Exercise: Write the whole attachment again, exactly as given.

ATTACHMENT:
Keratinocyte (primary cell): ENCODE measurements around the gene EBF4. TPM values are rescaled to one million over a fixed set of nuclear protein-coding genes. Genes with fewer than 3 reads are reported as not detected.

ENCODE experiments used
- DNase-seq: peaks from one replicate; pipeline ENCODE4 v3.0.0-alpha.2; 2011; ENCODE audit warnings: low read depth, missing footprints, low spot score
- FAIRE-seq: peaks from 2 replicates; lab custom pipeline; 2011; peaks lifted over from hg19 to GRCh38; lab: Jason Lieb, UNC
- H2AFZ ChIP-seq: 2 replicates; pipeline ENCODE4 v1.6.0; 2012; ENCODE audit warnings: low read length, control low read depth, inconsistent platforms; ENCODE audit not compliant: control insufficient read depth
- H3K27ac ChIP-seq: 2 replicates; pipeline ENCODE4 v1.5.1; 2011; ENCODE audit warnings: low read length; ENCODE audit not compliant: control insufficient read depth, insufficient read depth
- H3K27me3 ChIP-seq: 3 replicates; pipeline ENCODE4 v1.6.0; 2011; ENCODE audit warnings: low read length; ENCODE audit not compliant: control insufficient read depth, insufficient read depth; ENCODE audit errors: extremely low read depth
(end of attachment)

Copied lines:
Keratinocyte (primary cell): ENCODE measurements around the gene EBF4. TPM values are rescaled to one million over a fixed set of nuclear protein-coding genes. Genes with fewer than 3 reads are reported as not detected.

ENCODE experiments used
- DNase-seq: peaks from one replicate; pipeline ENCODE4 v3.0.0-alpha.2; 2011; ENCODE audit warnings: low read depth, missing footprints, low spot score
- FAIRE-seq: peaks from 2 replicates; lab custom pipeline; 2011; peaks lifted over from hg19 to GRCh38; lab: Jason Lieb, UNC
- H2AFZ ChIP-seq: 2 replicates; pipeline ENCODE4 v1.6.0; 2012; ENCODE audit warnings: low read length, control low read depth, inconsistent platforms; ENCODE audit not compliant: control insufficient read depth
- H3K27ac ChIP-seq: 2 replicates; pipeline ENCODE4 v1.5.1; 2011; ENCODE audit warnings: low read length; ENCODE audit not compliant: control insufficient read depth, insufficient read depth
- H3K27me3 ChIP-seq: 3 replicates; pipeline ENCODE4 v1.6.0; 2011; ENCODE audit warnings: low read length; ENCODE audit not compliant: control insufficient read depth, insufficient read depth; ENCODE audit errors: extremely low read depth